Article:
Asteraceae (Aster Family)
A tall, coarsly-leafed plant with a distinctive large, yellow bloom, growing to a height of 60 - 390 cm.
Distinguishing Features - Leaves: 7.5 - 30 cm long; the lowest ovate, usually heart-shaped, edged with irregular teeth; the upper, smaller and narrower. Flowers: large heads 7.5 - 15 cm wide; ovate bracts enclose heads edged with bristles and narrow abruptly to a slender tip; stiff scales among disk flowers. Fruit: dry casing enclosing a white seed; flattish but plump; drop off easily.
Widespread throughout Canada and the United States; also Eurasia; in dry open plains and foothills; especially common beside roads and field edges.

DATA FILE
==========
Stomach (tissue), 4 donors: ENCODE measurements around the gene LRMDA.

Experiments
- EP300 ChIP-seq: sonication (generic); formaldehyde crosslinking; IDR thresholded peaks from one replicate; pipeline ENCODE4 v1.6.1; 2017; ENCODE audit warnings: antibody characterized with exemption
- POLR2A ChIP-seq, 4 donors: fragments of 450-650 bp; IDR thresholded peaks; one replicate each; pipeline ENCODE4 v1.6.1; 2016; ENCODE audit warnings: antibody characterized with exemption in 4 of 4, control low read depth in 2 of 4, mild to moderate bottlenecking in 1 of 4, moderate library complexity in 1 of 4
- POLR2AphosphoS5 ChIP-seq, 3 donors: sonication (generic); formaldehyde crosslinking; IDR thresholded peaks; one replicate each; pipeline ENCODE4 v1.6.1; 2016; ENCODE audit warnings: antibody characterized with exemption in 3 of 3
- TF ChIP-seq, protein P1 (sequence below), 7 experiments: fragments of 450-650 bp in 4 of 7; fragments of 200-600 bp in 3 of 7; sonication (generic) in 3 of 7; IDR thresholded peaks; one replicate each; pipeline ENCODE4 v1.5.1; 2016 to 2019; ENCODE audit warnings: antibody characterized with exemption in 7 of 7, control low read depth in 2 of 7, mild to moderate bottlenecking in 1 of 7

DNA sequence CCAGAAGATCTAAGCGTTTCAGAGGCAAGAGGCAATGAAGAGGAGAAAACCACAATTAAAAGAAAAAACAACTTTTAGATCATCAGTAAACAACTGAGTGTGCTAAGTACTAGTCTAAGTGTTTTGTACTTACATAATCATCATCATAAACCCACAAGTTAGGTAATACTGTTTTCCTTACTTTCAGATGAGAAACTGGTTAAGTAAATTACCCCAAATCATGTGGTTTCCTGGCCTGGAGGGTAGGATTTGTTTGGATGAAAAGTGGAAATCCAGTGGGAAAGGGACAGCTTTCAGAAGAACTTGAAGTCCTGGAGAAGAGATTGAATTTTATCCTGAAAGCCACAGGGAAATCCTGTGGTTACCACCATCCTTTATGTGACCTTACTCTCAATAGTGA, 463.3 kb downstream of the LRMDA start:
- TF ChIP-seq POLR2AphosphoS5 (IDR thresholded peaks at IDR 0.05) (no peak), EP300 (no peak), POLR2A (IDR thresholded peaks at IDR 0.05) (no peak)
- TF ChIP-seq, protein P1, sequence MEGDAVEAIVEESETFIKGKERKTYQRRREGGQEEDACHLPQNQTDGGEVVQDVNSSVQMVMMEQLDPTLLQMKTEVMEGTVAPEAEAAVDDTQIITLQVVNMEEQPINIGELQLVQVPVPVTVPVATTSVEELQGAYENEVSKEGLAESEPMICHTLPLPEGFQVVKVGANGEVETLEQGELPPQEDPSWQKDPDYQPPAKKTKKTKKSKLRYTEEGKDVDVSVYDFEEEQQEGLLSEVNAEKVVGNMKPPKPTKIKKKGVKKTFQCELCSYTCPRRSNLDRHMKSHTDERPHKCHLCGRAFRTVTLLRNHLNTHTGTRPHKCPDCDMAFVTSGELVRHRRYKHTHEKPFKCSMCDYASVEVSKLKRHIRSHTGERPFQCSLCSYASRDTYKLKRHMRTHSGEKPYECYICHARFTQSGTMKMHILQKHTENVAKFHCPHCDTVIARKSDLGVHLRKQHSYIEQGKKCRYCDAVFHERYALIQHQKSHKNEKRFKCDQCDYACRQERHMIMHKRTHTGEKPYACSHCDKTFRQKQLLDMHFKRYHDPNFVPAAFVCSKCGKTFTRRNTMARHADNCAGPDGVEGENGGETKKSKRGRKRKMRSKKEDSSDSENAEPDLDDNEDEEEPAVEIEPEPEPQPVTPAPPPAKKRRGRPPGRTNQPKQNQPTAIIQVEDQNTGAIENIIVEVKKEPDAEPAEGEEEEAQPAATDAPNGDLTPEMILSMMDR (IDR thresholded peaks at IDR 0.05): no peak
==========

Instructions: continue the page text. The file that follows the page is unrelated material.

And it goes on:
The Sunflower has been grown in America for ages. The yellow dye obtained from the flowers, and a black or dull blue dye from the seeds, were important in Native American basketry and weaving. Native Americans also made flour from the seeds. In present times, seeds from cultivated plants are used for cooking oil, as well as feed for livestock.
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